Bringing Lab Courses to Remote Learning Students with Simulation Applications

At the New Jersey Institute of Technology, one professor and his students designed 15 simulation applications for use in engineering and lab courses around the world.

Rachel Keatley
March 2021

The average human attention span is shorter than that of a goldfish. You may have heard this statistic before, but is it true? The thought-provoking insight appeared in hundreds of headlines circa 2015, but skeptics were not convinced. The statement is flawed: Many researchers agree that the human attention span is far too complex to reduce it to a span of time (Ref. 1).

Although a human's attention span may not actually be comparable to that of a goldfish, there is more digital content available than ever before, and the way people are focusing their attention is changing. In order to win over an audience and keep them entertained and engaged, it is important to tell a captivating story. For teachers, lecturers, and professors, it is especially important to hone this skill, as they often have 50 to 90 minutes in a class period to keep their students' eyes on them.

For many educators, holding the attention of their students became even more difficult in March 2020, when schools (and the world) shut down due to the rapid spread of COVID-19, and many college classes moved online. At the New Jersey Institute of Technology (NJIT), Roman Voronov, an associate professor of chemical and biomedical engineering, designed 15 easy-to-use simulation applications to help professors at NJIT virtually teach fundamental engineering concepts and lab courses in an engaging way — no matter where the students are based.

Simulation in (and out of) the Classroom

Roman Voronov teaches courses on transport phenomena, heat and mass transfer, and techniques for process simulation. "In my heat and mass transfer course, I wanted to introduce my students to the COMSOL Multiphysics® software, a numerical simulation software, for a project. As soon as I did one problem in COMSOL®, everybody was like: 'It is so much easier to understand because visually I can actually see what is happening,'" said Voronov.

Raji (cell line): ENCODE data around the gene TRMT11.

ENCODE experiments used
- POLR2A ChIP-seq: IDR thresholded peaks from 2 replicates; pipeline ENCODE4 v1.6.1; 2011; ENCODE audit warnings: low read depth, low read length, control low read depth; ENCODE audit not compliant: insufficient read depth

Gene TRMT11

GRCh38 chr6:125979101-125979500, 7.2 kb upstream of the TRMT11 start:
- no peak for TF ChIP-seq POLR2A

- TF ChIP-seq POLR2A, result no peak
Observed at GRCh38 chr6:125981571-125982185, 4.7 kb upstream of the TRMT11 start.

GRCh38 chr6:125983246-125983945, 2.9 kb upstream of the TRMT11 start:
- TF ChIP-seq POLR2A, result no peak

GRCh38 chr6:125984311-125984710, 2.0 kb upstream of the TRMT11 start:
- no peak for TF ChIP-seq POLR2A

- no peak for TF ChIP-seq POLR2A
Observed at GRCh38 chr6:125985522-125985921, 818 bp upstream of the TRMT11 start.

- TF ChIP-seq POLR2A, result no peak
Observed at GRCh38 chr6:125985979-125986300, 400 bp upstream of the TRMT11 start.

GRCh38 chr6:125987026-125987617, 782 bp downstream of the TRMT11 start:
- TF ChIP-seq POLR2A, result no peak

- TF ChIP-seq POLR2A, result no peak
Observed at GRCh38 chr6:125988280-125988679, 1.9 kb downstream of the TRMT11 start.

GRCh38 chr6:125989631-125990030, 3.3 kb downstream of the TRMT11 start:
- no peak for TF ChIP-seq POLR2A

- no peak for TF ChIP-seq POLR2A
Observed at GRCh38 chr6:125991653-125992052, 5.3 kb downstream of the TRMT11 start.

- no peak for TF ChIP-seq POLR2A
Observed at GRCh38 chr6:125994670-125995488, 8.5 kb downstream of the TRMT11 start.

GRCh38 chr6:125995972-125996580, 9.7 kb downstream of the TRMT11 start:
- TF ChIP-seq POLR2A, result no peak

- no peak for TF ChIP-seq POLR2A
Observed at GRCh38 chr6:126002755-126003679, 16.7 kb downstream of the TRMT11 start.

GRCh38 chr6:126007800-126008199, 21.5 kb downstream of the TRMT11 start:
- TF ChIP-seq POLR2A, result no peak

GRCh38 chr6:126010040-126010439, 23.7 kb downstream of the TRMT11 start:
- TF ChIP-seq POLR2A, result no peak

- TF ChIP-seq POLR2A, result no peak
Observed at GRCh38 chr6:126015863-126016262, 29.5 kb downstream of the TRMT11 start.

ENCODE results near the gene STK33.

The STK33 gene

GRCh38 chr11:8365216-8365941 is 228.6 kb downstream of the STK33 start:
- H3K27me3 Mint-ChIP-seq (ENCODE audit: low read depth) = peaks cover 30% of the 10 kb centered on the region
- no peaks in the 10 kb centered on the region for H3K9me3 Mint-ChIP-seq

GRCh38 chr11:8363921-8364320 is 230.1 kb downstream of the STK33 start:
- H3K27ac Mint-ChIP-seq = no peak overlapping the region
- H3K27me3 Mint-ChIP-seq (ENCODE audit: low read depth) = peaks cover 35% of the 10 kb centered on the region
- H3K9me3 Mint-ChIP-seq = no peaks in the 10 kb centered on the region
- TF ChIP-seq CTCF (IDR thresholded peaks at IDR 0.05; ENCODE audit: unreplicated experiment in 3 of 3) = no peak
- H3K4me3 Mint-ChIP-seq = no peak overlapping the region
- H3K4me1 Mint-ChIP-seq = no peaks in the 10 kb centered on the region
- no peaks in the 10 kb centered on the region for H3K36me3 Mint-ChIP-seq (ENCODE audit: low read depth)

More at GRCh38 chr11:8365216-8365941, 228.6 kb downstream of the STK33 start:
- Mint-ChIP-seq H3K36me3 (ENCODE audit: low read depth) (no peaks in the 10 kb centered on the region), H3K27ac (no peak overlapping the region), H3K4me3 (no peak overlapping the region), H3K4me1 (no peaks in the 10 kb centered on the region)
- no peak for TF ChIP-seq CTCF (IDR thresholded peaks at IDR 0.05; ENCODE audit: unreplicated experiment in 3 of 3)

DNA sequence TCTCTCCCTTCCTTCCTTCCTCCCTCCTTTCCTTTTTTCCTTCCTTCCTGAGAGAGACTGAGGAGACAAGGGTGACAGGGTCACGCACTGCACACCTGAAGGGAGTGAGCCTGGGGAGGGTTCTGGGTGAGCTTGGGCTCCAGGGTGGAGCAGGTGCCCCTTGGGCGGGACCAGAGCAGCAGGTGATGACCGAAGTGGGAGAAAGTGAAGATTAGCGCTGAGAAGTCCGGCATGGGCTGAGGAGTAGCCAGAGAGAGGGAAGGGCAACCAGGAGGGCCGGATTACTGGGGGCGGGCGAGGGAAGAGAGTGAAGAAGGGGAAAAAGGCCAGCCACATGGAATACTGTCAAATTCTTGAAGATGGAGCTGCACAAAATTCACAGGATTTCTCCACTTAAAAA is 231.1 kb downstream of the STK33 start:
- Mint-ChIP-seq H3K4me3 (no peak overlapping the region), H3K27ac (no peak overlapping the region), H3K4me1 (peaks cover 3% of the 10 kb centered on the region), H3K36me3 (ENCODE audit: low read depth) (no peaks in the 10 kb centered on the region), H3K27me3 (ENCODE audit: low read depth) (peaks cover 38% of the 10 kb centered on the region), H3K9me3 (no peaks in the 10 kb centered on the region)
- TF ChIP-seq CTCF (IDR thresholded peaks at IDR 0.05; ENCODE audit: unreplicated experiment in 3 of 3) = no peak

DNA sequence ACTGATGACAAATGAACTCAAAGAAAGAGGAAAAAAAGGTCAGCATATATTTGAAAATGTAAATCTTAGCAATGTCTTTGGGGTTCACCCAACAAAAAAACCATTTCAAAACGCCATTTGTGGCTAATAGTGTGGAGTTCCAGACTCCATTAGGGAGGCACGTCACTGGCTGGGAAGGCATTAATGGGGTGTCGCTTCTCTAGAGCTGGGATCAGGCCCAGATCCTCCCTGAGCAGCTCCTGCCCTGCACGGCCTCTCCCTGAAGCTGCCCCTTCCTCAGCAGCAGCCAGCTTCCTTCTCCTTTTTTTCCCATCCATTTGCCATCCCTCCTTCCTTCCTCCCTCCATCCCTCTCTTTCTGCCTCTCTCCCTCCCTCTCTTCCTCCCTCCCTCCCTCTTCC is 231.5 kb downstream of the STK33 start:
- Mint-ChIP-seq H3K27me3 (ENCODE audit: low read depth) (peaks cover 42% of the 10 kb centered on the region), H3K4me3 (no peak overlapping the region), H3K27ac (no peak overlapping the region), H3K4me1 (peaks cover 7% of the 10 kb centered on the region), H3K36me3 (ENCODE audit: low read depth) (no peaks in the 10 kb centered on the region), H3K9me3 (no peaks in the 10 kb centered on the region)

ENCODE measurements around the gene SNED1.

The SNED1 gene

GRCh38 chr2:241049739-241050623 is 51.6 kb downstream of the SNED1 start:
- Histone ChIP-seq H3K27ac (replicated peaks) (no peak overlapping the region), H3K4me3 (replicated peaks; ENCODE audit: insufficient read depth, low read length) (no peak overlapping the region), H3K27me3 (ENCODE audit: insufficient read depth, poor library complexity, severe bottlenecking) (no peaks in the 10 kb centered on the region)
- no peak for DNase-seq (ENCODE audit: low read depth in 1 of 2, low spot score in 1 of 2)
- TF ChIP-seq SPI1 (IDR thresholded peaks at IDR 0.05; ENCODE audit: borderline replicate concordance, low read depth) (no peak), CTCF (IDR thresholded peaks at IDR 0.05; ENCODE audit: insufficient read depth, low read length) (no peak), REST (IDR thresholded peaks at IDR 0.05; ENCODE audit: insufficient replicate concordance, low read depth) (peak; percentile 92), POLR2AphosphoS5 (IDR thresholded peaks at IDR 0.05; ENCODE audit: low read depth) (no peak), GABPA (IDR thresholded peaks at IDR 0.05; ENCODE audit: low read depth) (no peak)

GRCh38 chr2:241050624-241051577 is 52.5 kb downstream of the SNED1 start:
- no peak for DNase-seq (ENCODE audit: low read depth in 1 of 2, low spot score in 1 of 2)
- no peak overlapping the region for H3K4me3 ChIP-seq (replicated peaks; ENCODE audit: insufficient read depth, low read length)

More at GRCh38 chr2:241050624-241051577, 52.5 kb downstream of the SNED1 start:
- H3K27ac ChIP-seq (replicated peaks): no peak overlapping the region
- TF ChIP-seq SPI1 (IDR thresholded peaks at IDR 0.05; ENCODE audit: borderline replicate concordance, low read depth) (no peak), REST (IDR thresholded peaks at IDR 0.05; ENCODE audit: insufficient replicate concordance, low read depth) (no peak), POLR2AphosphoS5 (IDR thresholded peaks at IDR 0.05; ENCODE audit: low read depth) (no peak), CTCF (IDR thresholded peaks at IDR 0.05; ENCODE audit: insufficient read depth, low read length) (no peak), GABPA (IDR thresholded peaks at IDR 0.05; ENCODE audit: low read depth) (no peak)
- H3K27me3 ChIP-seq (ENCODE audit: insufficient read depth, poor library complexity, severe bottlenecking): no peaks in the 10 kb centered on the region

In addition, Voronov thinks it is important to introduce his students to advanced computational tools in general, as it gives them a unique advantage in the workforce. "It is not just for fun: Knowing how to use such technology ends up being a skill that they use after they graduate," said Voronov.

After seeing the positive impact simulation technology had on his students, Voronov wanted to make such tools more accessible to students and educators around the world — even before the concept of remote learning became a household term.

A Library of Simulation Apps for Students

Over the course of 2020, Voronov and his students worked together to create a library of several standalone, executable simulation apps. They created these easy-to-use apps with the Application Builder, a tool in COMSOL Multiphysics® for building intuitive user interfaces from models, where the app designer can decide which inputs and outputs to display. Each app was compiled into a standalone executable with the COMSOL Compiler™ deployment product, so that the apps could be easily distributed without having to manage additional software licenses. The yearlong project was funded by Computer Aids for Chemical Engineering (CACHE), a nonprofit organization that promotes the use of computational tools in chemical engineering.

The UI of a simulation app with a ribbon at the top with the problem statement PDF highlighted, a section for entering physical input parameters, a section showing a diagram of the drag coefficient of cylindrical bodies in axial flow, and a contour plot visualizing the pressure on an airplane in rainbow. Drag coefficient calculator app
Figure 1. An example of a simulation app designed by Voronov and his students, which calculates the drag coefficient around an airplane. The students can compare the app's results with a drag coefficient plot for rounded nose cylinders.

Originally, Voronov planned to design apps that professors could use as visual teaching aids when presenting fundamental engineering concepts. However, when the COVID-19 pandemic hit, the nature of the project shifted. As courses completely moved online, NJIT professors teaching chemical engineering labs saw a need for apps that modeled experiments they had been performing in the lab up until then. Such apps would be used as a supplement to in-person lab work, and in some cases, a complete replacement.

After learning about what types of lab equipment the professors needed to model for their courses, Voronov and his students got to work bringing the simulation apps to life.

Exploring 3 Specialized Apps

Upon completion of the CACHE project, Roman Voronov and his students designed 15 simulation applications (Ref. 2). Several of the apps were designed to be used in specific engineering courses and labs at NJIT, but they may also be of interest to anyone studying fundamental chemical engineering processes.